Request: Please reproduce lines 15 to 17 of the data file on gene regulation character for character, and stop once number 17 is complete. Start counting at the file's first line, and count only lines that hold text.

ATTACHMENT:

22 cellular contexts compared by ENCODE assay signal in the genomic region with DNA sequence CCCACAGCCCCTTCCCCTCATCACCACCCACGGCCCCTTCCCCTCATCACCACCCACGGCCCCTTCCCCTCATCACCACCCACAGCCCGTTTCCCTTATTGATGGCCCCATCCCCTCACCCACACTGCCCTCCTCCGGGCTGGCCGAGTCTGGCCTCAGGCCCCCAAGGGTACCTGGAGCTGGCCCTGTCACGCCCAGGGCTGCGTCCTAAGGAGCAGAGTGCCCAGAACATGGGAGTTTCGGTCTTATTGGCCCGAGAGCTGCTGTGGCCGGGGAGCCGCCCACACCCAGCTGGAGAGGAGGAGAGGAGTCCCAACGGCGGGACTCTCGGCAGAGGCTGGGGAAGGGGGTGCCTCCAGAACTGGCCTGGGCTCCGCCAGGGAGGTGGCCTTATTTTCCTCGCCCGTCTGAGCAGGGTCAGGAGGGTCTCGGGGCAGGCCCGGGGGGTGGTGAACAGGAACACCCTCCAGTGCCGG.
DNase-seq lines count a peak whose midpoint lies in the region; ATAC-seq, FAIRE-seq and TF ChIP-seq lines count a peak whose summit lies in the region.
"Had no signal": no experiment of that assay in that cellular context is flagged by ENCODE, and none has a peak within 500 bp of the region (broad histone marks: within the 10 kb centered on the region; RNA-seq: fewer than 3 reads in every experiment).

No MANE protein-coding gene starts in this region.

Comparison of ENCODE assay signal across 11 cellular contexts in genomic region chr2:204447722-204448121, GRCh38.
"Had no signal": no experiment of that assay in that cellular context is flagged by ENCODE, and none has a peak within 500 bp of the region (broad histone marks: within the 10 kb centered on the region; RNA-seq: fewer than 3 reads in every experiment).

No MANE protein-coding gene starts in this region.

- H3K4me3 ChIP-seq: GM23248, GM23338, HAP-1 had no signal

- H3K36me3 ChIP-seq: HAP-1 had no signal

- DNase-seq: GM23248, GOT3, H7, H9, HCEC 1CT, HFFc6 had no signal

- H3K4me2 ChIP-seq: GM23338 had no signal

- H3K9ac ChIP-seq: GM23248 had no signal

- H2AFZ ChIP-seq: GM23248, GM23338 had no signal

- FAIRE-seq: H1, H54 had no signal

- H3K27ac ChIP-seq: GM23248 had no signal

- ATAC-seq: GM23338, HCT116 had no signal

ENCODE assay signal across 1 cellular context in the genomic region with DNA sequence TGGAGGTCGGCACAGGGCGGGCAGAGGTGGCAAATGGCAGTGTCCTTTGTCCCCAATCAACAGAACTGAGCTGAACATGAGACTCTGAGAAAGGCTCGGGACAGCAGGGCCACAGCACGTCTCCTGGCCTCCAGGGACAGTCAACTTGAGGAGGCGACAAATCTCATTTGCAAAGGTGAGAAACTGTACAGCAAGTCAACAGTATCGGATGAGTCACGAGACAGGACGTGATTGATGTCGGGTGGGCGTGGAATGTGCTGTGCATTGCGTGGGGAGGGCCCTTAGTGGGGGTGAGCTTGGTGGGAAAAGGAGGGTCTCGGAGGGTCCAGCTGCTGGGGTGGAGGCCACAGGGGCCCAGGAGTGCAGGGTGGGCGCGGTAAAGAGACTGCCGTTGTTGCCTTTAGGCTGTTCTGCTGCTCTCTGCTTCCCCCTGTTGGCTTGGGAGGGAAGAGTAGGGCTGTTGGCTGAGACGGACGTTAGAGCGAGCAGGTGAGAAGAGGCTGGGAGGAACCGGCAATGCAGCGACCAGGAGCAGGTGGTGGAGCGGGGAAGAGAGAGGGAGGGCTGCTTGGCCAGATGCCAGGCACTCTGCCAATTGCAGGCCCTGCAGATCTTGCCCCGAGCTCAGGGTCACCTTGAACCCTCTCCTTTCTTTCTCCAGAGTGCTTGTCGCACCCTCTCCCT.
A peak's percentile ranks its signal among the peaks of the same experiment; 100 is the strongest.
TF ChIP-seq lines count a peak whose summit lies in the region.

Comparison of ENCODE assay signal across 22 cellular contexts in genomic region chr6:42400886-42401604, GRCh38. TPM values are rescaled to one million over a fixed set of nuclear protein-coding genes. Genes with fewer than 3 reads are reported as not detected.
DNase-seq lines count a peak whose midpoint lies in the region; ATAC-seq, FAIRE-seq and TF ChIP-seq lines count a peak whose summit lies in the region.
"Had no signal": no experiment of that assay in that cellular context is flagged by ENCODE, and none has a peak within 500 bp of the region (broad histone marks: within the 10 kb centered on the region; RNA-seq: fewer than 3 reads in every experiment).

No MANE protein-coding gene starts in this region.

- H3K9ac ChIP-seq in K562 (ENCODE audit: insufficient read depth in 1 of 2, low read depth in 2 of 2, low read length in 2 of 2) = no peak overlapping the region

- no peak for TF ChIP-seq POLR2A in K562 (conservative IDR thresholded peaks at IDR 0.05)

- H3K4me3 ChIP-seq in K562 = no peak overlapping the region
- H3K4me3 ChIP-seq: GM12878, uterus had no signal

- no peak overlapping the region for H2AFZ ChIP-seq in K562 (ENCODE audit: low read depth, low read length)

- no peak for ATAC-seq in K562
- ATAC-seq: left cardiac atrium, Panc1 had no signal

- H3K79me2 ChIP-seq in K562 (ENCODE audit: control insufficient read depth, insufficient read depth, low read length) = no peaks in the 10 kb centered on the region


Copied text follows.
- H3K27ac ChIP-seq: GM23248 had no signal

- ATAC-seq: GM23338, HCT116 had no signal

ENCODE assay signal across 1 cellular context in the genomic region with DNA sequence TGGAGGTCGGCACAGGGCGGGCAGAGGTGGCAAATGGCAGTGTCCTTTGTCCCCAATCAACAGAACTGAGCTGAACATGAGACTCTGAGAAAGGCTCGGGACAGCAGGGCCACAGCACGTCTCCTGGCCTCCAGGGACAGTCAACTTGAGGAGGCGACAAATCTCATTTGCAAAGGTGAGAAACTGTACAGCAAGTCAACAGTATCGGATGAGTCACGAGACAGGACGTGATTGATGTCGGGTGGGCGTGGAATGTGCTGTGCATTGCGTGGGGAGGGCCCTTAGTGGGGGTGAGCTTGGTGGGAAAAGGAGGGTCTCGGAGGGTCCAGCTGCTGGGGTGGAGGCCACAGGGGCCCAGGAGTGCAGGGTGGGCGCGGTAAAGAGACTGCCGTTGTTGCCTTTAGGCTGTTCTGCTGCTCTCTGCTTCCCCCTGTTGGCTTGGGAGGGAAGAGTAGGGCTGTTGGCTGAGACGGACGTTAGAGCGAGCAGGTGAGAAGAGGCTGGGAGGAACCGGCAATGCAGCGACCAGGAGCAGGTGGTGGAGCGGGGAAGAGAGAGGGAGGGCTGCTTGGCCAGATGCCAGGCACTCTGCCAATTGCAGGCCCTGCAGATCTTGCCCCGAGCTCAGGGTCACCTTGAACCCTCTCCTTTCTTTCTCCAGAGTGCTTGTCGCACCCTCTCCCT.